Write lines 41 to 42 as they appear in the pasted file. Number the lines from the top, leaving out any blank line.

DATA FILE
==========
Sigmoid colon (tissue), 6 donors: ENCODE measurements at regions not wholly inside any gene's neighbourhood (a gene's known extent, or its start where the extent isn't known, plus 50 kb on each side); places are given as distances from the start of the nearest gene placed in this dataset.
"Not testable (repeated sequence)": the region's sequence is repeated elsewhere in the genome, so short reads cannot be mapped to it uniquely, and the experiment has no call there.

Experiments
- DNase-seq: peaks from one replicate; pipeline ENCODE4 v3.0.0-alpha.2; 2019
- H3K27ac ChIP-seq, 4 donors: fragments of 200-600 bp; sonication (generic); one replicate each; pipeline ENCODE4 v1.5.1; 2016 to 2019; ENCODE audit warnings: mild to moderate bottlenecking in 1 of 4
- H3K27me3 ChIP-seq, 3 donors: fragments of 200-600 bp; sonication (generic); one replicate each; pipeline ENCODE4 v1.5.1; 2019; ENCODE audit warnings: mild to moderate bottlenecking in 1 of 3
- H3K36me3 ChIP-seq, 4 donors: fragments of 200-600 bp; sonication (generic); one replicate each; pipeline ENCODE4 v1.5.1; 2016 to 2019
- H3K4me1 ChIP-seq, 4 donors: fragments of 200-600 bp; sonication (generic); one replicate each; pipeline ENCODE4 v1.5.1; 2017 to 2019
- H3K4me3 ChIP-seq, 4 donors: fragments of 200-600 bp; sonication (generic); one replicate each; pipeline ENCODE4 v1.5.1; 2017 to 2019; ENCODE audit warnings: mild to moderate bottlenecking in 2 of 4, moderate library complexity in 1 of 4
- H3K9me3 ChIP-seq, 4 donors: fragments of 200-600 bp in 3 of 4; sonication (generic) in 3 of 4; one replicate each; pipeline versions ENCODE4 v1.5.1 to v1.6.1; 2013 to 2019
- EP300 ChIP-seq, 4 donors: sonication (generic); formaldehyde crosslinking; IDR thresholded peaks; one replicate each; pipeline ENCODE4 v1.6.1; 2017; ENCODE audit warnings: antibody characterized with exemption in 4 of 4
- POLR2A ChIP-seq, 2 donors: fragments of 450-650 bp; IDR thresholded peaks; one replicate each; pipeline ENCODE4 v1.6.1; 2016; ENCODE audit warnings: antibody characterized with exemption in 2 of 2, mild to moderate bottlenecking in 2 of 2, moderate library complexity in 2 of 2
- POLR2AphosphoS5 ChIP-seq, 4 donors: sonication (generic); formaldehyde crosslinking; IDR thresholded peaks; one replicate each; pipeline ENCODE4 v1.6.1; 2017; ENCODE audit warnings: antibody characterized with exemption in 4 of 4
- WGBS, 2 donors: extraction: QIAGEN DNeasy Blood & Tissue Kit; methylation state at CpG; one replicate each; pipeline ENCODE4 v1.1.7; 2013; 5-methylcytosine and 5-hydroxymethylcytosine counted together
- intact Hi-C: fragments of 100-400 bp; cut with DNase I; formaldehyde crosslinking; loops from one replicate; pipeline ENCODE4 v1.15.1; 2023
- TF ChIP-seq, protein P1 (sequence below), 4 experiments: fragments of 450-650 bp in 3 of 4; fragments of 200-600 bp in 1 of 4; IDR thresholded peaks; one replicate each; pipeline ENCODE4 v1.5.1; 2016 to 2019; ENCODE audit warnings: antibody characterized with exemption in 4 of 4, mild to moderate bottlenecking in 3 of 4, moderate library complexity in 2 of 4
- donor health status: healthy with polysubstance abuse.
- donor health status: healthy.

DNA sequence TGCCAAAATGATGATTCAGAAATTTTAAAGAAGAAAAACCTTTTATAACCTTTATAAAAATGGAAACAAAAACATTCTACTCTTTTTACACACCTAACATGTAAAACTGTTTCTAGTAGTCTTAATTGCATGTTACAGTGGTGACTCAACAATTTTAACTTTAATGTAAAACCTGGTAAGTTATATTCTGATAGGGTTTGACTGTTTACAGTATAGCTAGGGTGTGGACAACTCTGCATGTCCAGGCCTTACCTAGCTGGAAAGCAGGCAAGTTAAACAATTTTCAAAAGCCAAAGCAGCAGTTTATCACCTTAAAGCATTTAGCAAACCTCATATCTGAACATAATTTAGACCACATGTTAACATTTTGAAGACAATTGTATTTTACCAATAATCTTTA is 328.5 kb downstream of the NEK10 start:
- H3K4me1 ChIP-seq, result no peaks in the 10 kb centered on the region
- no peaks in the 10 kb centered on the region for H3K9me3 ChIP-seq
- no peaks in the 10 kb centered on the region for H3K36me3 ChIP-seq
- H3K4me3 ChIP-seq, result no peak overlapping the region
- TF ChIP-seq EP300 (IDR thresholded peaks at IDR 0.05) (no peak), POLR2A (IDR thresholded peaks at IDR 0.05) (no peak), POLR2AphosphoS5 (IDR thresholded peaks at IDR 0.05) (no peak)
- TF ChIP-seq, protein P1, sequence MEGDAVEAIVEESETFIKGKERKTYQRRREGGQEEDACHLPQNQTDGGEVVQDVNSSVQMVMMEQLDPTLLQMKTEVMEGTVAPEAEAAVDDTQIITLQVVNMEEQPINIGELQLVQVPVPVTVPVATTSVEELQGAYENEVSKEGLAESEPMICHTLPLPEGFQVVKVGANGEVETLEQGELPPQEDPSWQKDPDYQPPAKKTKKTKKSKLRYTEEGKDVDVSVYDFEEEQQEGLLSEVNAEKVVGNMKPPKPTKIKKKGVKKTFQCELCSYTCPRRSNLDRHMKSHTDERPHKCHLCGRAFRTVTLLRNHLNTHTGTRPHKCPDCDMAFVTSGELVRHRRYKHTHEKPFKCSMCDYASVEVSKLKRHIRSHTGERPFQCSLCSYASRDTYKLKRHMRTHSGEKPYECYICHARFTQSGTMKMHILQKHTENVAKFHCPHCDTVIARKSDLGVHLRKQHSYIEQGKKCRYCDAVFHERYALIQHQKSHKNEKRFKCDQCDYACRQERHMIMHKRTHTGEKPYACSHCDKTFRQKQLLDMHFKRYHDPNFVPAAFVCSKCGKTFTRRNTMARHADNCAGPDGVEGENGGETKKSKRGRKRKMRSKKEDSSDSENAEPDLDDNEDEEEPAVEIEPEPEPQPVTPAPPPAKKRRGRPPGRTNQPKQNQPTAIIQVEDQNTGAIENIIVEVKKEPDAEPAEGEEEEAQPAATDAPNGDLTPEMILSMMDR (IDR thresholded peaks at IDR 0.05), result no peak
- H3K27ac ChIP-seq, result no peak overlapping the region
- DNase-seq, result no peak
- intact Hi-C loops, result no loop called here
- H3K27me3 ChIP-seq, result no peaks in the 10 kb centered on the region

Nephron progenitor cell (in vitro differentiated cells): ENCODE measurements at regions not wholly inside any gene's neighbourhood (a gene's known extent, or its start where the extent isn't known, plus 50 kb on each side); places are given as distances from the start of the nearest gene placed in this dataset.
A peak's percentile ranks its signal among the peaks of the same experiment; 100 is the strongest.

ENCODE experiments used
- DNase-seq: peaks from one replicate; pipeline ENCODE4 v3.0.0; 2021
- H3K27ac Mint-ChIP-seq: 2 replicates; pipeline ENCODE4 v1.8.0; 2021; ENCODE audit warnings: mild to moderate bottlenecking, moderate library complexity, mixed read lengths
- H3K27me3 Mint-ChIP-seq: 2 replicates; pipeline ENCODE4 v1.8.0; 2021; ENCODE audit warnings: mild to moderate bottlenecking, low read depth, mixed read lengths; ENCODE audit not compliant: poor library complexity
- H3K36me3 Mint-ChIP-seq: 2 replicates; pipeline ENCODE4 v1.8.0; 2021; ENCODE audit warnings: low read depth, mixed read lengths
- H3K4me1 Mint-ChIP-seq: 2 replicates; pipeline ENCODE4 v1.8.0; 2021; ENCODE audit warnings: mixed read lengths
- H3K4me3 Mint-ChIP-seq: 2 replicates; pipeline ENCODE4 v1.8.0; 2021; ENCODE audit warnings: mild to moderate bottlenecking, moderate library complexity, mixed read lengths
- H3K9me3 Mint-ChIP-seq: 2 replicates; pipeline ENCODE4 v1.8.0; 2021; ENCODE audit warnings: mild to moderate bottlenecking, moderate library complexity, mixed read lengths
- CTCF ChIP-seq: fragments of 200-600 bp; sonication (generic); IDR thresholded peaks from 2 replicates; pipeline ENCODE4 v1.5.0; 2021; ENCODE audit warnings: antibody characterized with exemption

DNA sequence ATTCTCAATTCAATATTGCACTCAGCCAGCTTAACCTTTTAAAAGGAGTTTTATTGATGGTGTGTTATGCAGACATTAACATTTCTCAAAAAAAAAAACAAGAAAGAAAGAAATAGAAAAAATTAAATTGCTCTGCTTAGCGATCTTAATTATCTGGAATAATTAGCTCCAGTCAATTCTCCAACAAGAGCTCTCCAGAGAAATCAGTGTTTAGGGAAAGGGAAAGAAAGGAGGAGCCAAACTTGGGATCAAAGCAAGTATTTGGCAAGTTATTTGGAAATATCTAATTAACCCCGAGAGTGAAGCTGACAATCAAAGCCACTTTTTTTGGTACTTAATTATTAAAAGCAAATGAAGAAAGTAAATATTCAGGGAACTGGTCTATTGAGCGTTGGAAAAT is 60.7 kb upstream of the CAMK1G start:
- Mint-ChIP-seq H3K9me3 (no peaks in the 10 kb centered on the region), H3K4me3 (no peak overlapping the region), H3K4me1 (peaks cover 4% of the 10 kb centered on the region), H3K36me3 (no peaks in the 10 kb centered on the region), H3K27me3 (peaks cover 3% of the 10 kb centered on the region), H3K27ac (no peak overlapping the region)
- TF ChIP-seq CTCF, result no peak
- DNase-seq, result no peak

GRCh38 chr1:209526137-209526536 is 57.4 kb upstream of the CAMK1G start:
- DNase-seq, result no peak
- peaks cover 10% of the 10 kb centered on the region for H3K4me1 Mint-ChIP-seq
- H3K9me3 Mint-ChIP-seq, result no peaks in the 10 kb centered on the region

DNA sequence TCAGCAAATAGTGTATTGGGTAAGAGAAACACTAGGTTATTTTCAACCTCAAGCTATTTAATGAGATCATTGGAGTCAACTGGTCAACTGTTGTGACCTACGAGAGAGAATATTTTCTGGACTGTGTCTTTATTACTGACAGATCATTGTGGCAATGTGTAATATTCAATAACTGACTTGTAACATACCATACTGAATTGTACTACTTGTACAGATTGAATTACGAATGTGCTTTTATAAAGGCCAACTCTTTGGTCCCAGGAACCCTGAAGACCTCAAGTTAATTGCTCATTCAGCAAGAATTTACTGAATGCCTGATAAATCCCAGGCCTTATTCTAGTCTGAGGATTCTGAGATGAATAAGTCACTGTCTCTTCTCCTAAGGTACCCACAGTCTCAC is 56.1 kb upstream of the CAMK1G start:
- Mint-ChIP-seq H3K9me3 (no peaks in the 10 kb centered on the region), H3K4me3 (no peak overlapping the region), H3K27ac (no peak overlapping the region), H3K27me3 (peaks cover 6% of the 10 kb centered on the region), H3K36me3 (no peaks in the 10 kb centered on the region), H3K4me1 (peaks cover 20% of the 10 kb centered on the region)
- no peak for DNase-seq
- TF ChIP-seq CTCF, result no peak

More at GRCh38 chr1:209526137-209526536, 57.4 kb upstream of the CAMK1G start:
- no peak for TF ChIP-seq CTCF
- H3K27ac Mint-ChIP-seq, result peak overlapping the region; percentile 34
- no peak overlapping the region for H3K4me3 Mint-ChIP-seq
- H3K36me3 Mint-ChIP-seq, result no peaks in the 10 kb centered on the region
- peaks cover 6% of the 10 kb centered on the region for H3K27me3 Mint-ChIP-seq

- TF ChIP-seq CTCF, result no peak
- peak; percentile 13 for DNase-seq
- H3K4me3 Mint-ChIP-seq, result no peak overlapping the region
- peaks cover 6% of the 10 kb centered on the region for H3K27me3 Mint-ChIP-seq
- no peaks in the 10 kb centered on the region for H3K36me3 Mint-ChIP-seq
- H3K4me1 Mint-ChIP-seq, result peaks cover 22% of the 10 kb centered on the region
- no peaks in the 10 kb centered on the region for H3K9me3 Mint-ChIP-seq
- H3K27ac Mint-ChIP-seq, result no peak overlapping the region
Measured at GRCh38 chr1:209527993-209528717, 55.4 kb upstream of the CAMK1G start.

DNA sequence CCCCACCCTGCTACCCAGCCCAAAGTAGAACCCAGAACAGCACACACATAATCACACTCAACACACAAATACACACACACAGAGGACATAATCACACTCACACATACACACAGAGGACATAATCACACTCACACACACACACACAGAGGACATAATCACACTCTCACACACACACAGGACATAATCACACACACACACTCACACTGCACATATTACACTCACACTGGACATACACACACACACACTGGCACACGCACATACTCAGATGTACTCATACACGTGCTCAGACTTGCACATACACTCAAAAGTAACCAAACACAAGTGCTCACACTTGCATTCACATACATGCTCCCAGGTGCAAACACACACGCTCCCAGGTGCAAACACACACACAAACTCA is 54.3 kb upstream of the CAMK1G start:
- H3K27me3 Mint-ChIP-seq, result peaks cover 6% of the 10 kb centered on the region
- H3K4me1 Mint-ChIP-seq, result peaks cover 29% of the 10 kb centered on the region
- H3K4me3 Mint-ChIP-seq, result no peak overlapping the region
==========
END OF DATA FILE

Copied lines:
DNA sequence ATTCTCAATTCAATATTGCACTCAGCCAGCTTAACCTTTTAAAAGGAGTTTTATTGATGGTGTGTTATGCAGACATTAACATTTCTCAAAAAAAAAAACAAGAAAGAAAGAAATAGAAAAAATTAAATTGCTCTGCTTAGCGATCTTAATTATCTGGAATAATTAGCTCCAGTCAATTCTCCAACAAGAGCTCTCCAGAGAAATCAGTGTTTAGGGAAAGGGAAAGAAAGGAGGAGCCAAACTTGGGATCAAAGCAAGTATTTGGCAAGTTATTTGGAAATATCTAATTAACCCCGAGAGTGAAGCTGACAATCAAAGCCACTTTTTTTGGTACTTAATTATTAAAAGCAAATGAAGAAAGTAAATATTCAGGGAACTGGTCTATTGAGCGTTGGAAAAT is 60.7 kb upstream of the CAMK1G start:
- Mint-ChIP-seq H3K9me3 (no peaks in the 10 kb centered on the region), H3K4me3 (no peak overlapping the region), H3K4me1 (peaks cover 4% of the 10 kb centered on the region), H3K36me3 (no peaks in the 10 kb centered on the region), H3K27me3 (peaks cover 3% of the 10 kb centered on the region), H3K27ac (no peak overlapping the region)